Wednesday, February 17, 2016
Yesterday, a group of countries that include Saudi Arabia and Russia agreed in principle to freeze oil-production rates. On the surface, this sounds like a good thing. But it's really just a bunch of bull.
As regular Growth Stock Wire readers know, oil prices fell from more than $105 per barrel in mid-2014 to less than $30 per barrel today. That's a 70%-plus fall in just 18 months.
According to the U.S. Energy Information Administration ("EIA"), the world's oil supply rose from 91 million barrels per day in 2013 to 96.3 million barrels per day in October 2015 (the latest data available). That's a 6% increase in supply in just two years.
Meanwhile, demand isn't increasing as fast as supply is. World oil demand was 91.2 million barrels per day in 2013. The latest EIA estimate puts it around 92.8 million barrels per day as of September 2015 – an increase of less than 2%.
That means the "surplus" oil (supply minus demand) went from about -200,000 barrels per day to 3.5 million barrels per day. That's why oil prices collapsed.
Many folks in the oil industry want this production-freeze deal to make a difference in the oil price right away. But it won't. Here's why...
The deal is important because Saudi Arabia and Russia make up 24% of the world's oil production. These two oil titans agreed to stop increasing production... except that the agreement is coming while we're near all-time record volumes of oil.
In other words, these countries couldn't really produce that much more oil anyway. You can see what I mean on the chart below...
The problem is, the one country that could massively increase oil production – Iran – hasn't agreed to the deal yet. The deal is contingent on Iran's agreement. And if you know anything about Iran and Saudi Arabia's relationship, you know this deal is already in doubt.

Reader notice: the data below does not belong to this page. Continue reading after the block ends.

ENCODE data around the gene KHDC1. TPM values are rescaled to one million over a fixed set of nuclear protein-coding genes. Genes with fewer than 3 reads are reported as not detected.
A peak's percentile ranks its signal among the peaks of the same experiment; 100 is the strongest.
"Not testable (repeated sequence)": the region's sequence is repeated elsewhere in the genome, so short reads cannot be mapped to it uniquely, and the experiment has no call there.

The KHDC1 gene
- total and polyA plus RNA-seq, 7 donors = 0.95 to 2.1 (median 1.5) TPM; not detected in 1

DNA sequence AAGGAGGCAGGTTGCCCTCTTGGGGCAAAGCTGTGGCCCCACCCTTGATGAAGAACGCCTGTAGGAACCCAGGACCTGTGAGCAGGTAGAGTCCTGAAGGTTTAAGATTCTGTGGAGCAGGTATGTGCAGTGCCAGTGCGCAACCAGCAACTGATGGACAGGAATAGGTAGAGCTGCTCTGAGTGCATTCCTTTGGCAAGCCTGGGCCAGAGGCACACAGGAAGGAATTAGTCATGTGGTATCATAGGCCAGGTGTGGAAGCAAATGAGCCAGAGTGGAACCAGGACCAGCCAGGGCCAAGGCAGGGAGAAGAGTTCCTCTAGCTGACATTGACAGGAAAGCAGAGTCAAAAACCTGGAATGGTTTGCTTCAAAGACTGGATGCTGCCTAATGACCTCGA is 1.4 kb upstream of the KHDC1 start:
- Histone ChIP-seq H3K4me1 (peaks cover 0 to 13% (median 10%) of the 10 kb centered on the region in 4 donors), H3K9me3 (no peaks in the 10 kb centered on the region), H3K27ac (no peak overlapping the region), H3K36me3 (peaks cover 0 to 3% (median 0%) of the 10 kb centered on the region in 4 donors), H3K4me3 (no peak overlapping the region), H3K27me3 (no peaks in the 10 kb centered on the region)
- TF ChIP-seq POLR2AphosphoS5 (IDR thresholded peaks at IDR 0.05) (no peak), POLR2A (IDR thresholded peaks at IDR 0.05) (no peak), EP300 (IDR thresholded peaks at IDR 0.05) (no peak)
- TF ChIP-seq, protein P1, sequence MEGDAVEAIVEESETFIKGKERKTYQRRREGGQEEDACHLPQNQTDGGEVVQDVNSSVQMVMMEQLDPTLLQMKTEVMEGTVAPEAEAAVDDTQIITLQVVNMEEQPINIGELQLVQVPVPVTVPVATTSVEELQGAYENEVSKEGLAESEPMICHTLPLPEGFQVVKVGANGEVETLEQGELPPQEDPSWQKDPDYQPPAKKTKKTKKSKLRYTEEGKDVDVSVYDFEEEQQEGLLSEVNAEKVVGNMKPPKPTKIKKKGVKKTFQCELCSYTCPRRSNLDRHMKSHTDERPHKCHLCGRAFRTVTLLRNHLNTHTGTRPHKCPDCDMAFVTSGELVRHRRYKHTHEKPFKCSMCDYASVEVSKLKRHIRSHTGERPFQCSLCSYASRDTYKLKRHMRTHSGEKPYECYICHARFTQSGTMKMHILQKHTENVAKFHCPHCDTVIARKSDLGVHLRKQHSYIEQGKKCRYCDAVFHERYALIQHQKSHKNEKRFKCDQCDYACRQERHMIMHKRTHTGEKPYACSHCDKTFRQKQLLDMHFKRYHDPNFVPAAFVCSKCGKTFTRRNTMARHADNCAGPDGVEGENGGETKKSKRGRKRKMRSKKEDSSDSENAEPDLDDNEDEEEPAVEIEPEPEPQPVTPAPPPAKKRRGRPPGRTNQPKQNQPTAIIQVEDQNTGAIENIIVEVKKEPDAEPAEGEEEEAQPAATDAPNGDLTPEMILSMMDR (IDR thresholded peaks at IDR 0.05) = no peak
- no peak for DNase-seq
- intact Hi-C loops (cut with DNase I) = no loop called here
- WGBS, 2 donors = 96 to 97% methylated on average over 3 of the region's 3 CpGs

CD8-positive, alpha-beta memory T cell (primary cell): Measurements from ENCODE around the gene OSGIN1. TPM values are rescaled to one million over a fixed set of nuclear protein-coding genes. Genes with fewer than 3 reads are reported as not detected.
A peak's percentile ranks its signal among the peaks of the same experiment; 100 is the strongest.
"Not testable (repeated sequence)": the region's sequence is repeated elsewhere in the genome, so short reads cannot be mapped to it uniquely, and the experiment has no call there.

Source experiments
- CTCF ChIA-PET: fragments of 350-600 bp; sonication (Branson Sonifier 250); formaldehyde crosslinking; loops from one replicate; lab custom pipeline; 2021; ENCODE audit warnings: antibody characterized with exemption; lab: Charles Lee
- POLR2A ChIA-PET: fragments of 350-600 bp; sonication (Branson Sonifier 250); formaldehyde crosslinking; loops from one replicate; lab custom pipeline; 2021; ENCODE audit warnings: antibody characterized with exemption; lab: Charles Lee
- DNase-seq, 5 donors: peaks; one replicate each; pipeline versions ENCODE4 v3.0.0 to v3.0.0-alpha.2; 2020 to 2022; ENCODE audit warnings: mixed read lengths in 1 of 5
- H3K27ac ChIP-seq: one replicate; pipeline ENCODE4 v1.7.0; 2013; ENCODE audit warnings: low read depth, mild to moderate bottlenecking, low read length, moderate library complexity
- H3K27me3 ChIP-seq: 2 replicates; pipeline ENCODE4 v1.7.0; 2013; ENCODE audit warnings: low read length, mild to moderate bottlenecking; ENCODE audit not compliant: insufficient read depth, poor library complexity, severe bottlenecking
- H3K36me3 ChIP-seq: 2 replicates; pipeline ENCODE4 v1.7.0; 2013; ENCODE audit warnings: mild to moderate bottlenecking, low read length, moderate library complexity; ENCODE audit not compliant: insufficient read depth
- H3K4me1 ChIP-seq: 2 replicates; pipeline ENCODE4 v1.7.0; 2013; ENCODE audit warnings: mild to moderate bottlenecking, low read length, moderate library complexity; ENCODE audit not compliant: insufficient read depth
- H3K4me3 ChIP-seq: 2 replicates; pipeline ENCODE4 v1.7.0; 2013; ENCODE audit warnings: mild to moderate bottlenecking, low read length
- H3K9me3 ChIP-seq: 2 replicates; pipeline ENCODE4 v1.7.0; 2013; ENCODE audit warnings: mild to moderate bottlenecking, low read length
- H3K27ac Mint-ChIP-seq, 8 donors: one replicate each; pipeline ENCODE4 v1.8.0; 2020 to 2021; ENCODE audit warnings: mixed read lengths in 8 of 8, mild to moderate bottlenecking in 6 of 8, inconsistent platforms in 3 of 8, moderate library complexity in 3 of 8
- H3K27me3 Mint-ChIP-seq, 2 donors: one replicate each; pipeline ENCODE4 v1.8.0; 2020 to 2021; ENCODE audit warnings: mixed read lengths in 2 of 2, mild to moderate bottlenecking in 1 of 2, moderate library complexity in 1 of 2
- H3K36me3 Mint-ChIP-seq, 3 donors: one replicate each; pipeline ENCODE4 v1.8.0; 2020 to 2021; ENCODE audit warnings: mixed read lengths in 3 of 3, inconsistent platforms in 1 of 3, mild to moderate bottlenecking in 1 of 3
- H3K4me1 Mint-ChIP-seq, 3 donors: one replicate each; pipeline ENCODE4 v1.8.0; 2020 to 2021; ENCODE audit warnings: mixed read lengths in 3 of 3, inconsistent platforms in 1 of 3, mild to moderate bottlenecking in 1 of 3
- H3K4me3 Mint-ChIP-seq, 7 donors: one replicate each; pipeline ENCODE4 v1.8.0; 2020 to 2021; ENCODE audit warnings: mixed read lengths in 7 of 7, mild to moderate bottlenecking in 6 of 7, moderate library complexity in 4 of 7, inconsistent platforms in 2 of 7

Saudi Arabia and Iran's relationship is terrible, and Iran isn't about to agree to restrict oil production right now after 35 years of sanctions.
Iran plans to increase production between 500,000 and 1 million barrels of oil per day. That will add much-needed foreign currency to Iran's economy. If the deal between Saudi Arabia and Russia hinges on Iran, it's dead in the water already.
The only way for oil prices to rise from here is if world demand increases and we're able to consume the oil surplus. Oil-production freezes like this are useless political baloney. They don't fix the fundamental issue... and that's what really matters.
Earlier this month, Brian Weepie said it wasn't time to buy oil companies. "Oil prices perked up a bit in late January," Brian writes. "But they have yet to hold an uptrend. Until they do, we need to avoid these stocks." You can read the full story here: Avoid the Temptation... These Cheap Stocks Can Get Cheaper.
Matt told Growth Stock Wire readers in January that some types of oil are so cheap that refiners could soon charge producers to take them. Learn more here.
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